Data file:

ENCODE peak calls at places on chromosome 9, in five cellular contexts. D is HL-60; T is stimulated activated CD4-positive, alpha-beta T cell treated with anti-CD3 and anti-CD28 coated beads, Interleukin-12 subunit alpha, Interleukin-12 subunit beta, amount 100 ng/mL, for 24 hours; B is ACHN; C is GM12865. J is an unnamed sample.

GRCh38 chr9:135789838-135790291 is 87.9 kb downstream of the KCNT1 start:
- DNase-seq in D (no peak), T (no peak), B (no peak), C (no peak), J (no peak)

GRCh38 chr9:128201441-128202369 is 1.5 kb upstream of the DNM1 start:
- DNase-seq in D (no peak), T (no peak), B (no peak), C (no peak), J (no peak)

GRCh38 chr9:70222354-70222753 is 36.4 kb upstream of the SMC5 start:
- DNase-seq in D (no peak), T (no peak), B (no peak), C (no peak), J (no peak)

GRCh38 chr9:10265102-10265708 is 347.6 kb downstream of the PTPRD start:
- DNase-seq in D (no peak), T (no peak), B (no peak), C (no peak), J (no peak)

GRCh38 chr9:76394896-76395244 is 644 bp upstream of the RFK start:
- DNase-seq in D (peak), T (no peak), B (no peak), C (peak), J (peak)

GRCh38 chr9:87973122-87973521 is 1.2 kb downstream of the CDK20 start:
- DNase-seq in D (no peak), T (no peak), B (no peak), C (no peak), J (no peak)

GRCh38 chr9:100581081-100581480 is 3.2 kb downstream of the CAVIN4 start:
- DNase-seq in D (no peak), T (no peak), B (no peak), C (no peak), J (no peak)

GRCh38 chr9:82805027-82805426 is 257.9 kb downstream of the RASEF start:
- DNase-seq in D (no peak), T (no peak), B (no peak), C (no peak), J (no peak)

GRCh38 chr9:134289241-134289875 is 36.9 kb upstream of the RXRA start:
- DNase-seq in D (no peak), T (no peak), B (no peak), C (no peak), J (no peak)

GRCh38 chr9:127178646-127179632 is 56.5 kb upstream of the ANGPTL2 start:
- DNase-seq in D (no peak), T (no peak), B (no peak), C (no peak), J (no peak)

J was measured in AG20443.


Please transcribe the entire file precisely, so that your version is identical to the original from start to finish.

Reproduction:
ENCODE peak calls at places on chromosome 9, in five cellular contexts. D is HL-60; T is stimulated activated CD4-positive, alpha-beta T cell treated with anti-CD3 and anti-CD28 coated beads, Interleukin-12 subunit alpha, Interleukin-12 subunit beta, amount 100 ng/mL, for 24 hours; B is ACHN; C is GM12865. J is an unnamed sample.

GRCh38 chr9:135789838-135790291 is 87.9 kb downstream of the KCNT1 start:
- DNase-seq in D (no peak), T (no peak), B (no peak), C (no peak), J (no peak)

GRCh38 chr9:128201441-128202369 is 1.5 kb upstream of the DNM1 start:
- DNase-seq in D (no peak), T (no peak), B (no peak), C (no peak), J (no peak)

GRCh38 chr9:70222354-70222753 is 36.4 kb upstream of the SMC5 start:
- DNase-seq in D (no peak), T (no peak), B (no peak), C (no peak), J (no peak)

GRCh38 chr9:10265102-10265708 is 347.6 kb downstream of the PTPRD start:
- DNase-seq in D (no peak), T (no peak), B (no peak), C (no peak), J (no peak)

GRCh38 chr9:76394896-76395244 is 644 bp upstream of the RFK start:
- DNase-seq in D (peak), T (no peak), B (no peak), C (peak), J (peak)

GRCh38 chr9:87973122-87973521 is 1.2 kb downstream of the CDK20 start:
- DNase-seq in D (no peak), T (no peak), B (no peak), C (no peak), J (no peak)

GRCh38 chr9:100581081-100581480 is 3.2 kb downstream of the CAVIN4 start:
- DNase-seq in D (no peak), T (no peak), B (no peak), C (no peak), J (no peak)

GRCh38 chr9:82805027-82805426 is 257.9 kb downstream of the RASEF start:
- DNase-seq in D (no peak), T (no peak), B (no peak), C (no peak), J (no peak)

GRCh38 chr9:134289241-134289875 is 36.9 kb upstream of the RXRA start:
- DNase-seq in D (no peak), T (no peak), B (no peak), C (no peak), J (no peak)

GRCh38 chr9:127178646-127179632 is 56.5 kb upstream of the ANGPTL2 start:
- DNase-seq in D (no peak), T (no peak), B (no peak), C (no peak), J (no peak)

J was measured in AG20443.